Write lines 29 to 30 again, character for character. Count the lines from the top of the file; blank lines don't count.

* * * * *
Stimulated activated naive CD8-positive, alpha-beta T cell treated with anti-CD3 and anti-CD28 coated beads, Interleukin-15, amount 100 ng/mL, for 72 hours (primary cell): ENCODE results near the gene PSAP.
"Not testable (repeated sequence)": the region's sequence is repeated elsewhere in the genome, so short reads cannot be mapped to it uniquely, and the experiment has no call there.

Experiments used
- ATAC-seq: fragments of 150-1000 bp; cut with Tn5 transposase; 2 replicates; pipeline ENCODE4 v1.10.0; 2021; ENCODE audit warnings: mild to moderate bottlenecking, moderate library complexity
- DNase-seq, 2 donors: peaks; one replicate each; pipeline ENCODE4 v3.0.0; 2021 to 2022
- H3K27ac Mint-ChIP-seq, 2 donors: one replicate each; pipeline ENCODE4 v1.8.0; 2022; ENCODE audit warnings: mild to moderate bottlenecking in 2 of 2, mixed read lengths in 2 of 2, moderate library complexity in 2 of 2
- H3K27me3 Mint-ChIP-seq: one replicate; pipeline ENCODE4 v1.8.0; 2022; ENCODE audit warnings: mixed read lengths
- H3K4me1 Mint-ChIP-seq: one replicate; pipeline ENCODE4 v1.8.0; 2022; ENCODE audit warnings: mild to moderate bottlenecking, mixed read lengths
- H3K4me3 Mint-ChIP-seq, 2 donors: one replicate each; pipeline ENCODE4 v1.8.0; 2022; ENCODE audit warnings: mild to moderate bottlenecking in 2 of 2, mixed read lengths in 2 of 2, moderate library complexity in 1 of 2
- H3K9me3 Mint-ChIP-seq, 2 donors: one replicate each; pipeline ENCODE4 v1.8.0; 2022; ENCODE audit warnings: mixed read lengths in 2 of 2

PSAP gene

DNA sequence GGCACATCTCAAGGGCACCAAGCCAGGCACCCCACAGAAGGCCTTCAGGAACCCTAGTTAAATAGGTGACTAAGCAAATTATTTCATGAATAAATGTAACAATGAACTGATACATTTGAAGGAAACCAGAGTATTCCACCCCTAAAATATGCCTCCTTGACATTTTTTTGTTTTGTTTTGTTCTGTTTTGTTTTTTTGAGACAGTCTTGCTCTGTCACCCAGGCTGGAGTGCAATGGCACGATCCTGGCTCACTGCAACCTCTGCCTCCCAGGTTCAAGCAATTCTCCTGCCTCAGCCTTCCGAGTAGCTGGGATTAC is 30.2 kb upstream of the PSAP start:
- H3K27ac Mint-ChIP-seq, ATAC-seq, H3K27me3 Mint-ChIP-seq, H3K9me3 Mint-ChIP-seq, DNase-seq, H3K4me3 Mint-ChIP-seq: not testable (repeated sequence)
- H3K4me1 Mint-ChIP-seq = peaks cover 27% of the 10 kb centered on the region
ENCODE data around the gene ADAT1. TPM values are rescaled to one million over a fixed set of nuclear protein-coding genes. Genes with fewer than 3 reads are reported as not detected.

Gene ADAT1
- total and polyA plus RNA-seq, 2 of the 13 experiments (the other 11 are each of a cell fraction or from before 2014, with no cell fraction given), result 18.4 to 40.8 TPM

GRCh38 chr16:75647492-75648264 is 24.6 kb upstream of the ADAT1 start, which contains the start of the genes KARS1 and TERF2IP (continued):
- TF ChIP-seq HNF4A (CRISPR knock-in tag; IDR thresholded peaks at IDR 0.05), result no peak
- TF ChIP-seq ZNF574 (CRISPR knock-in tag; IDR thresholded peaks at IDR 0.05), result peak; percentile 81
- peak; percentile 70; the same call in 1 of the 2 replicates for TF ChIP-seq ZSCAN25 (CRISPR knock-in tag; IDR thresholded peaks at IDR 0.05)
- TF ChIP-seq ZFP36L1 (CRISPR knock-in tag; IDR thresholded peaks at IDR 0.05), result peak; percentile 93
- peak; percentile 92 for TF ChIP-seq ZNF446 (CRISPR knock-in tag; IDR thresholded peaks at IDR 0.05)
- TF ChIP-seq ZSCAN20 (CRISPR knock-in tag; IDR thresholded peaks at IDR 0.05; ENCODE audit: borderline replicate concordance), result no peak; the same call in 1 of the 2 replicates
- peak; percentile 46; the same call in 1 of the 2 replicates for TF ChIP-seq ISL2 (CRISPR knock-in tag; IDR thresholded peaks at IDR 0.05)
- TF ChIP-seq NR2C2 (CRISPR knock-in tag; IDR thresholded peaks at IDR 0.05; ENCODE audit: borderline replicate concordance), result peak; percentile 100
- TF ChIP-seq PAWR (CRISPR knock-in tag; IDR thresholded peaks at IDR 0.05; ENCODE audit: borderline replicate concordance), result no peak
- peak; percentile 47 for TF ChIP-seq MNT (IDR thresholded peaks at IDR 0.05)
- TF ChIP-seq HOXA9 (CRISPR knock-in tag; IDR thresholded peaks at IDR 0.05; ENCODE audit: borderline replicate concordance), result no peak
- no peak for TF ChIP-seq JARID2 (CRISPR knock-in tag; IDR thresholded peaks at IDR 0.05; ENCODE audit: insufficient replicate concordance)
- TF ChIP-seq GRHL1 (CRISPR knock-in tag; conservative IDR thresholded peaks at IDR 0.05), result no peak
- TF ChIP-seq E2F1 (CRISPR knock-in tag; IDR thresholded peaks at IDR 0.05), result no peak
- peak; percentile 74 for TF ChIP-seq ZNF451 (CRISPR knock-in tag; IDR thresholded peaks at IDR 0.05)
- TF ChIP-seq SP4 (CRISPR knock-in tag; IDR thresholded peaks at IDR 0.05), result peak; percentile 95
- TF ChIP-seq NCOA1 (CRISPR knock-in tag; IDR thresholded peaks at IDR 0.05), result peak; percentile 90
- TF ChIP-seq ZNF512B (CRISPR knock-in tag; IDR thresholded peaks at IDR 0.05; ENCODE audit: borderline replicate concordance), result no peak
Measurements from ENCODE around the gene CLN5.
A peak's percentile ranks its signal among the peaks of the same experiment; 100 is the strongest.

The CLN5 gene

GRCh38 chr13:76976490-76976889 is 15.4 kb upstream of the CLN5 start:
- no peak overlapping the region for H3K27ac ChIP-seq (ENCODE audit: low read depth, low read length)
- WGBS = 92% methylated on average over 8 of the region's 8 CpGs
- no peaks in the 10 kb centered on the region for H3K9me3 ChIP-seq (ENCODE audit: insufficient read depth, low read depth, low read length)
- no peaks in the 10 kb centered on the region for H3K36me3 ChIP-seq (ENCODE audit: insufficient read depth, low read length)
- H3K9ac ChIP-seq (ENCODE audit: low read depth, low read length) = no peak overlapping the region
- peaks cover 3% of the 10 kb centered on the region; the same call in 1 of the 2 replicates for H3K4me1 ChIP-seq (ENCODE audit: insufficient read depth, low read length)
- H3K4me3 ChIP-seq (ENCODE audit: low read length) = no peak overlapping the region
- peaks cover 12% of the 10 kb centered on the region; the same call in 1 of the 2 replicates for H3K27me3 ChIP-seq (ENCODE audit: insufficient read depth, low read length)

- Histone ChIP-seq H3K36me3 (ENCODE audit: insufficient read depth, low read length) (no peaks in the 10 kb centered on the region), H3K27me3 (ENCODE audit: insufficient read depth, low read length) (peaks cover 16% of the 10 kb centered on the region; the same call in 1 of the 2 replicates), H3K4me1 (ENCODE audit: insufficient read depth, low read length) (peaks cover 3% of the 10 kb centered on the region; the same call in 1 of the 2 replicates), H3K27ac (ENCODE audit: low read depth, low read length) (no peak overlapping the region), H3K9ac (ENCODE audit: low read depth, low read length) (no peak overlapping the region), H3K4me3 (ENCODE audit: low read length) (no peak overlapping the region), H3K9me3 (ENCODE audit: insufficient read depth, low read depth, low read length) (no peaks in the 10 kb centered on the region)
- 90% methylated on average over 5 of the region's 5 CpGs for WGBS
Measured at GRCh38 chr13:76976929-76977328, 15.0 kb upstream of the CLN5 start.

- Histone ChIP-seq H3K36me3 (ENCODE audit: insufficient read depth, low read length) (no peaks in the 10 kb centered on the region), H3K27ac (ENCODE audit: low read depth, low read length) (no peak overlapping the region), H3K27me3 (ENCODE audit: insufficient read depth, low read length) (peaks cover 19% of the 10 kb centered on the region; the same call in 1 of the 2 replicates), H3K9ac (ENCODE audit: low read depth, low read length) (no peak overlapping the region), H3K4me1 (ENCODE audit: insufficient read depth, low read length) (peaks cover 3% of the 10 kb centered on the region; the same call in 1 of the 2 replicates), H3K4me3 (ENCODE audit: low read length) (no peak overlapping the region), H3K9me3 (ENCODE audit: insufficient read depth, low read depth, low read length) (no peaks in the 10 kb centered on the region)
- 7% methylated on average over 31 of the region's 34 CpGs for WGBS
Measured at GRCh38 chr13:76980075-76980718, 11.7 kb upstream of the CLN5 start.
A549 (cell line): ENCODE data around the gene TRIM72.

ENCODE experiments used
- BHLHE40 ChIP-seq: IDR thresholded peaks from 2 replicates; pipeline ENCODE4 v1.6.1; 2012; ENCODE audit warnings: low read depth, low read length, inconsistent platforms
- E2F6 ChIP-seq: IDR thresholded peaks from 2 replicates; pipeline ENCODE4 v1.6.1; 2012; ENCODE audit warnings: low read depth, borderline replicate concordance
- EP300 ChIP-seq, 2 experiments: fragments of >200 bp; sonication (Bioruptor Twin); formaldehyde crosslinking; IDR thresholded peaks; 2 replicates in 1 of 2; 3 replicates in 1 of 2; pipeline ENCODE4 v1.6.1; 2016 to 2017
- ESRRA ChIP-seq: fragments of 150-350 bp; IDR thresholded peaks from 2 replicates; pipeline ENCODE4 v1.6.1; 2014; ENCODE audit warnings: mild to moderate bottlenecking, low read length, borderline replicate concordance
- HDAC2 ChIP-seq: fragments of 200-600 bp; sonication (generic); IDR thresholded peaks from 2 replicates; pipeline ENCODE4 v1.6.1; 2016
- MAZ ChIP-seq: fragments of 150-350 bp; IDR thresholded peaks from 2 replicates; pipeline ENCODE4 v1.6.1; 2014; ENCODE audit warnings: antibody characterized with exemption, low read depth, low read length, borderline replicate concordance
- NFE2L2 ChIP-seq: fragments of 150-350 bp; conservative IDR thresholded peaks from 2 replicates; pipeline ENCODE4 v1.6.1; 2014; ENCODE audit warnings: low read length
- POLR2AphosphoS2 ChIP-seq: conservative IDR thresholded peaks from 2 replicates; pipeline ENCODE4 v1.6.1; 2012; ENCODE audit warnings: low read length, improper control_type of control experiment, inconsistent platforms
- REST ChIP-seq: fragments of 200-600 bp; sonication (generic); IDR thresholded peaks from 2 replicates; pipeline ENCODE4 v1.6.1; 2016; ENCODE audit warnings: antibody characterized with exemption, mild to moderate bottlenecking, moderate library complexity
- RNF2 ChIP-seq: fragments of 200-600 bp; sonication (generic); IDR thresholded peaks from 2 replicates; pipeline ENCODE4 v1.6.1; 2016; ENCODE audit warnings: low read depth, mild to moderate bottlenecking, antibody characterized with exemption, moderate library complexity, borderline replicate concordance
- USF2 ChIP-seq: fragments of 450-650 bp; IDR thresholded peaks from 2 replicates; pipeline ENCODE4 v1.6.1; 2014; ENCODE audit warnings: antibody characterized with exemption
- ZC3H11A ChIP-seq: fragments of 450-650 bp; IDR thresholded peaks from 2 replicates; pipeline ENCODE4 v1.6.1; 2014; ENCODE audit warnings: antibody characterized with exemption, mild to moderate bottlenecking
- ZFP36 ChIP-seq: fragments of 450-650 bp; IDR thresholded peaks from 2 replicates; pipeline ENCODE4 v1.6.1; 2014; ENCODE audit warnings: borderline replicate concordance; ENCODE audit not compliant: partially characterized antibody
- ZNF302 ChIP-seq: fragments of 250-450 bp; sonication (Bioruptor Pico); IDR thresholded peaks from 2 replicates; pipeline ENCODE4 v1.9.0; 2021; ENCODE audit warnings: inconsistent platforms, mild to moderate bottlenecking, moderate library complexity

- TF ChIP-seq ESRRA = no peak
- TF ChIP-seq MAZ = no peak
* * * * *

- TF ChIP-seq HOXA9 (CRISPR knock-in tag; IDR thresholded peaks at IDR 0.05; ENCODE audit: borderline replicate concordance), result no peak
- no peak for TF ChIP-seq JARID2 (CRISPR knock-in tag; IDR thresholded peaks at IDR 0.05; ENCODE audit: insufficient replicate concordance)